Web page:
THE JUDICIAL CRIMINAL PROCESS IN SPAIN
The criminal process is the set of acts of a heterogeneous nature carried out successively and in accordance with a legal order, which allow the judicial body, through the clash of the claims of the prosecution and the defense, to declare proven, where appropriate, the commission of a criminal offense, imposing on those responsible the criminal and civil consequences inherent to said declaration.
Its instrumental nature is clear from the norm that opens the articles of the Criminal Procedure Law (called in Spanish: LECrim), which proclaims that "no penalty will be imposed as a consequence of punishable acts which repression falls under the ordinary jurisdiction, but in accordance with the provisions of this Code or special laws and by virtue of a sentence handed down by a competent judge.» The terms of crime, trial and penalty are, therefore, complementary.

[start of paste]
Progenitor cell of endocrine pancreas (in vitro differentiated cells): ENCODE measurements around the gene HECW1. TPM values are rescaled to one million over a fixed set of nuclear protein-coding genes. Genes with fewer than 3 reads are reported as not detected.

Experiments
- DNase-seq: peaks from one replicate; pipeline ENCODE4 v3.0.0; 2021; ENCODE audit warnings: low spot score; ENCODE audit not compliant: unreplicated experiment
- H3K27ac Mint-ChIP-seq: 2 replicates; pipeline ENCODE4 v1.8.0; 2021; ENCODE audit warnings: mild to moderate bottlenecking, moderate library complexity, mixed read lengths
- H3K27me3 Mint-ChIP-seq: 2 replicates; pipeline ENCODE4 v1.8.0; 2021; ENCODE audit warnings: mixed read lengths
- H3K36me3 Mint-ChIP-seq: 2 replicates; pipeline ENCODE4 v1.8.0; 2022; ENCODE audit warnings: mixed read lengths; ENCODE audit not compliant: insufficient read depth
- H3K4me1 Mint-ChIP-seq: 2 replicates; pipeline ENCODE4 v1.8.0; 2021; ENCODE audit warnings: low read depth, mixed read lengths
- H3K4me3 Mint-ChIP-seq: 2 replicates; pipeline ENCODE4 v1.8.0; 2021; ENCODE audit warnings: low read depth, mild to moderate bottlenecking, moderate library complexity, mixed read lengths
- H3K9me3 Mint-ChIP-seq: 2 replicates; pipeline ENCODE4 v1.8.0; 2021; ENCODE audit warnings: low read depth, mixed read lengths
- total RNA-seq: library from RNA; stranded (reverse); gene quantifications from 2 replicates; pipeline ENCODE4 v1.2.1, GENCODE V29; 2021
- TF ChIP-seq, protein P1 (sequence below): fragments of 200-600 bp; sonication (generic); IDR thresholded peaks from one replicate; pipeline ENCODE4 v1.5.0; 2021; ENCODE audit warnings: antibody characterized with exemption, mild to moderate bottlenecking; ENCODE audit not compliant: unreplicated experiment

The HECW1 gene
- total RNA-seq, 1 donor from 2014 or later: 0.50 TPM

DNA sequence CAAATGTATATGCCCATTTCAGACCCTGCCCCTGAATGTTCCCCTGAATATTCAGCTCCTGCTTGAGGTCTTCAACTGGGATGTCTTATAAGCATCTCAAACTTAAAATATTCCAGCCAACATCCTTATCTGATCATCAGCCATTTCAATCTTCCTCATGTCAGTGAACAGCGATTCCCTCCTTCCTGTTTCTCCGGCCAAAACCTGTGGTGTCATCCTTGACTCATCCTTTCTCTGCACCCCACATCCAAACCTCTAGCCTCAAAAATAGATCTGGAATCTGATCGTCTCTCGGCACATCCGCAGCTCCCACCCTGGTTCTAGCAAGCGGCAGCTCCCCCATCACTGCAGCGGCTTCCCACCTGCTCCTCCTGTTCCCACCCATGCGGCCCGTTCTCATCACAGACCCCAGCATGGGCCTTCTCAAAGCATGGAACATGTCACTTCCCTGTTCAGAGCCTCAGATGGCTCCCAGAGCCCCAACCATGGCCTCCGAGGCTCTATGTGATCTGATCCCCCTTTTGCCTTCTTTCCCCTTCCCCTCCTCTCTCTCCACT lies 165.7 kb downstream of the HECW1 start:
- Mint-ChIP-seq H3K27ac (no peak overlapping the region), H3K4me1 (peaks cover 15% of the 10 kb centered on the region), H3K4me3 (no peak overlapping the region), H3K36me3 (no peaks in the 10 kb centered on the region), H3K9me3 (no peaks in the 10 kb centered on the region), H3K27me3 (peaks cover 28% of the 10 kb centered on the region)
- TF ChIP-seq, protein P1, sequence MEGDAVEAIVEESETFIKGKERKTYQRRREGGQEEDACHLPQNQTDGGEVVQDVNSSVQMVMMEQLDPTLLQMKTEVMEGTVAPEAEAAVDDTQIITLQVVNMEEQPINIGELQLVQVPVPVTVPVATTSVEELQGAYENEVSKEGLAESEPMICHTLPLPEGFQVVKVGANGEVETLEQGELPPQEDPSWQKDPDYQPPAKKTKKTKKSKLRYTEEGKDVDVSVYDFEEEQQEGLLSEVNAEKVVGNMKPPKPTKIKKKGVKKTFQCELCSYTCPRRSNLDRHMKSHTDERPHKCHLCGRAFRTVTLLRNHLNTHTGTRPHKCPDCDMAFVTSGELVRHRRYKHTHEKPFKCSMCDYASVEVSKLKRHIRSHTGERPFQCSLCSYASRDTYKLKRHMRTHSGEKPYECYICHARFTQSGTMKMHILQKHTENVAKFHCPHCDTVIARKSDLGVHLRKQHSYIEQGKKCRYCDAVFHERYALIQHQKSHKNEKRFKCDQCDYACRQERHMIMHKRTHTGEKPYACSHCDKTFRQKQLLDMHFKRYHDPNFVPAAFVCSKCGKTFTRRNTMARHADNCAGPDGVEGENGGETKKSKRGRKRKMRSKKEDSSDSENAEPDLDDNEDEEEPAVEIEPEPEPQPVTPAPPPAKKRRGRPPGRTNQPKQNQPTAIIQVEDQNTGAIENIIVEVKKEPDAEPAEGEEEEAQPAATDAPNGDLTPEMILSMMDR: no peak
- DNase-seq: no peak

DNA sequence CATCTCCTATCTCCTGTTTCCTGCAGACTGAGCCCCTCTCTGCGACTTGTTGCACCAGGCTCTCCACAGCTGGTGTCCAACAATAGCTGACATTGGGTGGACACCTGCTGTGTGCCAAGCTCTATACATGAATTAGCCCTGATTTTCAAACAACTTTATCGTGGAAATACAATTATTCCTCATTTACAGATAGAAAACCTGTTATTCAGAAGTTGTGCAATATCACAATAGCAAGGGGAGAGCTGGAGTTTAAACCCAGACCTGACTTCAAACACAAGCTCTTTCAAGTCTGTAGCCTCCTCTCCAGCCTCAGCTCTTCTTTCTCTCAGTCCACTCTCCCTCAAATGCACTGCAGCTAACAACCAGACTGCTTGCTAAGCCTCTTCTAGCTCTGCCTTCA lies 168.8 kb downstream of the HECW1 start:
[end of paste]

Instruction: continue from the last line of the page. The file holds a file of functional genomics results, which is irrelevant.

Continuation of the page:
Article 1 LECrim is invoked by the doctrine to affirm the existence of a triple exclusivity in the field of criminal law:
1. The ius puniendi ("right to punish") corresponds to the State, which exercises it in a monopoly regime, which means:
a) the prohibition of self-protection and, even more, the criminalization of the arbitrary realization of one's own right (art. 455 Criminal Code ); and
b) the non-availability of the sentence by individuals: state exclusivity.
2.º Only the courts can declare the existence of a crime and impose a penalty: jurisdictional exclusivity.
3rd Lastly, the courts of justice can only impose penalties for the course of the process: procedural exclusivity.
Together with the double function of acting the ius puniendi of the State and of protecting the right to freedom of the innocent citizen, the criminal process assumes other tasks such as the compensation of the victim and the rehabilitation of the condemned.